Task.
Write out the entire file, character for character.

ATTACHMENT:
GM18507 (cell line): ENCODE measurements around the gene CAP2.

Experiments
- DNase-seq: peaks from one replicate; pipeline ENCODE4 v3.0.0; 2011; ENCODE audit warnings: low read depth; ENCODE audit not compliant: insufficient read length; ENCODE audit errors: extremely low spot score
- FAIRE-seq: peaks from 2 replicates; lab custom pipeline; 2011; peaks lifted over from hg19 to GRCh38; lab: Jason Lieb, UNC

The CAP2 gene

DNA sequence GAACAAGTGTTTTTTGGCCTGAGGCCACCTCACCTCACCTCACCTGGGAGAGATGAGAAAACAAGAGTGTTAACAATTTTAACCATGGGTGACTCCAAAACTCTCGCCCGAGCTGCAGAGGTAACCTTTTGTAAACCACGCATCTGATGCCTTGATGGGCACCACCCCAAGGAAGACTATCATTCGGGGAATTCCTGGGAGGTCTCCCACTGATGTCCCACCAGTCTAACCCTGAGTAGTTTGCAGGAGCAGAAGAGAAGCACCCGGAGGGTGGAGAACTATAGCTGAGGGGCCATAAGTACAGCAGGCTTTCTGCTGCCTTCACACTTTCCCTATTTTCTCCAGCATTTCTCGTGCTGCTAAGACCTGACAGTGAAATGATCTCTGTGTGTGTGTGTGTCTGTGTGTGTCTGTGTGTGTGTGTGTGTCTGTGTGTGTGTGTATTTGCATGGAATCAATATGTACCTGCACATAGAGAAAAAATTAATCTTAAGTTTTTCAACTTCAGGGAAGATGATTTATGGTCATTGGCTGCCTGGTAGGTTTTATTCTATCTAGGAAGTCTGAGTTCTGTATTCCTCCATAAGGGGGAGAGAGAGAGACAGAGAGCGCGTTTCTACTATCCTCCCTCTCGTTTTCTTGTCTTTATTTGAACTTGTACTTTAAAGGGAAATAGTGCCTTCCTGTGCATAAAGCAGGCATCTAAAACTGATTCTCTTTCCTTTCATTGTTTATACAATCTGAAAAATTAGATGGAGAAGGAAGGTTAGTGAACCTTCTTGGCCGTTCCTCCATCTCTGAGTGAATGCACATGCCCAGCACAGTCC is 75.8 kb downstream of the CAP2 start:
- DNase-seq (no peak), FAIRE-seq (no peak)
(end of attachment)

GM18507 (cell line): ENCODE measurements around the gene CAP2.

Experiments
- DNase-seq: peaks from one replicate; pipeline ENCODE4 v3.0.0; 2011; ENCODE audit warnings: low read depth; ENCODE audit not compliant: insufficient read length; ENCODE audit errors: extremely low spot score
- FAIRE-seq: peaks from 2 replicates; lab custom pipeline; 2011; peaks lifted over from hg19 to GRCh38; lab: Jason Lieb, UNC

The CAP2 gene

DNA sequence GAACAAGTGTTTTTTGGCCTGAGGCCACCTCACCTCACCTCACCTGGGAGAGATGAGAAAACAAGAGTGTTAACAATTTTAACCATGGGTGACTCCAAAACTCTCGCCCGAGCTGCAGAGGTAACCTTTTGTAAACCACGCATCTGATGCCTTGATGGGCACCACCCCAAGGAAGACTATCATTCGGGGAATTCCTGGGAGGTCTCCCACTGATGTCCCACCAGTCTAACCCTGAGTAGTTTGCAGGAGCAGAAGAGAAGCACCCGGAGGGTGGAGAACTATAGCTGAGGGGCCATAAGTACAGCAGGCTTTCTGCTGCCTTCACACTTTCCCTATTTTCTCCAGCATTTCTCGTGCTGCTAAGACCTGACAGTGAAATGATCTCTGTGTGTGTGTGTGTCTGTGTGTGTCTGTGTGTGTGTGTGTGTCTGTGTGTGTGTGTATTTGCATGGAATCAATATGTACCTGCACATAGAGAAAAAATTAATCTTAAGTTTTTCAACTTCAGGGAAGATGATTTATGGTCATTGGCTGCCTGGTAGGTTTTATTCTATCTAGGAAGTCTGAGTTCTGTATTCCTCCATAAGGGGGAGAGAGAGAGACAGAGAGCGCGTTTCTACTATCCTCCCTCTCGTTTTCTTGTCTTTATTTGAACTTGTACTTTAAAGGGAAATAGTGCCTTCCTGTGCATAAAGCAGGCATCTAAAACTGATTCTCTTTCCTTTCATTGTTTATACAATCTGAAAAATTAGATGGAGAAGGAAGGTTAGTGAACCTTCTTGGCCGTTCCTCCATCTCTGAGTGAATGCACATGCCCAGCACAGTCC is 75.8 kb downstream of the CAP2 start:
- DNase-seq (no peak), FAIRE-seq (no peak)